Earlier this year a WA fisher shared his personal rock fishing experience with Recfishwest and thanked the people who installed rock anchor bolts as part of the State-wide Safe Fishing Strategy.
I am writing this as yet another person drowned at Contos Beach, south of Margaret River recently. It was on a rock just 100m or so to the south of where I regularly fish.
I am a keen fisherman, but not a particularly good one. About eighteen months ago, on a calm, sunny south-west morning not that dissimilar to yesterday, I drove to the beach for a fish. I chalked up my quota of herring within a few hours and sat down on the rock to clean and fillet them, something that I don’t normally do as I have a filleting table at home; but it was such a beautiful morning. I had checked the weather app on my phone, and yes, the swell was up, but I was on Merchants Rock sitting 18m above the base shore line and the sun was shining.
When we first moved to the South West, I had honestly never tied myself onto a rock when fishing. And for the first year down here those big stainless still rings (for just that purpose) remained an anomaly.
Rock anchors are installed for the safety of all fishers.
On this particular morning the swell was up admittedly, but the waves weren’t any more menacing than usual and were in fact more undulating with no splash or foam. Now bearing in mind, I’m on a huge rock over 18m high - I had my back to the ocean popping out some neat butterfly fillets. I just happened to glance over my shoulder to see what seemed a particularly largish wall of rolling water coming in my way. It kept coming and I kept staring, trying to gauge it’s potential: 'yep, this ones gonna be a biggie,’ I thought.
Now this morning I was tied onto the rock, by an old nylon boat rope threaded through my jean loops and tied onto the stainless still ring behind me. I dropped to me knees and pulled the rope taught to take the up the slack as the wave took me. It rolled over me at maybe half a metre, drenching me and washing everything away, and I mean everything - rods, coffee cup, tackle the lot. Supposedly waves come in three’s, so I braced for the second one which was just as terrifying as the first. I waited and waited, the third, but it never came, yet.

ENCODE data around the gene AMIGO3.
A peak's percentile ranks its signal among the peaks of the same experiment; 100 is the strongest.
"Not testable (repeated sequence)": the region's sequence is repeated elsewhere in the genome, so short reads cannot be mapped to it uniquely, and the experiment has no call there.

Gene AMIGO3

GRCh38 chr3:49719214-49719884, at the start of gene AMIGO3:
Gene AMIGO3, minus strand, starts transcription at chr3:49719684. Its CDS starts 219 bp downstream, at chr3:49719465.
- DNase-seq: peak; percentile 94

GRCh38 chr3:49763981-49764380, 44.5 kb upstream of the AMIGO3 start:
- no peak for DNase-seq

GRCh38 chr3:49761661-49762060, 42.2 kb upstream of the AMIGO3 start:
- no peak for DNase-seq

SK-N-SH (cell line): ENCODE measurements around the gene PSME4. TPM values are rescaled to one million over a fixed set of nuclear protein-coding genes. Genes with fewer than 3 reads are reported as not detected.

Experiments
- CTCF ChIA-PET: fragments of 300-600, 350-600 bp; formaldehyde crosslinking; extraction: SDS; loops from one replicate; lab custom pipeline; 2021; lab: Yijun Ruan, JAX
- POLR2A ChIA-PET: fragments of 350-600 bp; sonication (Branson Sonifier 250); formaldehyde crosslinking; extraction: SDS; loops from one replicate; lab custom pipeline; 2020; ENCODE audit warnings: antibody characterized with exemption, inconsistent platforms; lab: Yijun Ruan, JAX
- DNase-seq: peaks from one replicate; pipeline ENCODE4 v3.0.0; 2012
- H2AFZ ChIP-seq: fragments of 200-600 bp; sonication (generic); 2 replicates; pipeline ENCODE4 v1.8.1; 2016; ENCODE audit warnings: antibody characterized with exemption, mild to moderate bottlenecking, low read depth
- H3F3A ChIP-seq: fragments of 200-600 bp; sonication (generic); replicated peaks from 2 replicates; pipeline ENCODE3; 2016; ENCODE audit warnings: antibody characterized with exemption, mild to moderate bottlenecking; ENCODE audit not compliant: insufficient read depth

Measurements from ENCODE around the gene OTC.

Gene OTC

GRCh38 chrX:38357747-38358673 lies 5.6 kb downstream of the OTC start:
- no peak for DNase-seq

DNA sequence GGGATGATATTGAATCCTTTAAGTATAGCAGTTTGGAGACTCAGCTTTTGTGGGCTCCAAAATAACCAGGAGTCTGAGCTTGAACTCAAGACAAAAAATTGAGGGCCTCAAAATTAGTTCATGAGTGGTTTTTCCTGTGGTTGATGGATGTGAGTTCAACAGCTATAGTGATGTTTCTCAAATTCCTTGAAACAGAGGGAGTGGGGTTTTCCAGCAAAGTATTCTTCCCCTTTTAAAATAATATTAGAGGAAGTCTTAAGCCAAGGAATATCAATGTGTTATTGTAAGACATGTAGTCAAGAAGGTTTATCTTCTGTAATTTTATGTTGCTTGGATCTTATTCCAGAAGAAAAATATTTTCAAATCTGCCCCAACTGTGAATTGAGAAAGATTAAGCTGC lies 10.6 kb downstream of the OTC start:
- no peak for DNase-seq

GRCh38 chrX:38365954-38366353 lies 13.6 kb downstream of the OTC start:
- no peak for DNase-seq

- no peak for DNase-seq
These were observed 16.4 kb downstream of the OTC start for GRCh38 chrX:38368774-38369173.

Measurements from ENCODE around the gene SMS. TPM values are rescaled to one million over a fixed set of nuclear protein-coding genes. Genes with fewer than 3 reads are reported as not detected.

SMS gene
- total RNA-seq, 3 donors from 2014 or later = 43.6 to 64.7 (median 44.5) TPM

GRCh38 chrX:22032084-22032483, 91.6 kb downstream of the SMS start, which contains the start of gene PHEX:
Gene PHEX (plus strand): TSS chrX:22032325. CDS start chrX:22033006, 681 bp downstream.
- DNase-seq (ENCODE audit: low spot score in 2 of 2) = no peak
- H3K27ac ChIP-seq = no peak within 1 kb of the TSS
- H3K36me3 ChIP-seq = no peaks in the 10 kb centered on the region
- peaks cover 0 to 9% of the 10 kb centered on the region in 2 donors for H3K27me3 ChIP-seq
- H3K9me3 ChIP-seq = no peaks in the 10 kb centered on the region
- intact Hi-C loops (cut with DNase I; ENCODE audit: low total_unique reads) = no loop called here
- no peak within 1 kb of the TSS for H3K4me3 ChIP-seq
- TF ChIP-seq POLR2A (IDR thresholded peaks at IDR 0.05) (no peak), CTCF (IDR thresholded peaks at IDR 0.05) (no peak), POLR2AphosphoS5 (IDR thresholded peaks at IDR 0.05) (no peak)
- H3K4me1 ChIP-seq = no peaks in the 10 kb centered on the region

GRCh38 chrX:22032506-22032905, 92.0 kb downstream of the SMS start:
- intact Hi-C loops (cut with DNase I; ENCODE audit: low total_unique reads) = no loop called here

Gingerly and shaking more than a little, I untied myself in an attempt to repatriate my situation. I found, fortunately, my keys and phone (though underwater) in a rock pool some metres behind me. Several metres further down were my backpack and one of my snapped rods wedged in a small opening in the rock (and if you know Merchants Rock - you'll know the one I’m talking about). Yes, and I know what they say, 'never scramble down to retrieve a dropped fish', but nonetheless I braved the slippery, slimy slope on my hands and knees and retrieved what I could. No sooner had I got back up, gathering my wits to leave, when number three rolled in. Although no longer tied in, I was to the left and out of the firing line. But that surge sent several tons of water pounding through that little gap where I had been crouching just moments before.
When I got home, I had a hot shower and hopped into bed and slept for three and half hours. I had no fish to fillet.
Occasionally attached to those large stainless-steel rings bolted into the granite along the coast, are small plates that say, “if this ring has offered you safety etc, call this number…” or something to that affect. And so few months back I called the number and spoke to a nice bloke and told him my story and thanked him for putting them there. He actually had put that exact stainless-steel ring in himself - the one that saved me. He asked me to put pen to paper and so here is my recount of my very, very close shave. Today, I finally went and bought myself a new garage remote control to replace the one, water damaged on that morning.
And all that for twelve little herring. Tie yourself in people when you fish.
If you choose to fish from the rocks, safety is paramount and knowing where safe fishing infrastructure is installed and how to use it should be part of your safety checklist.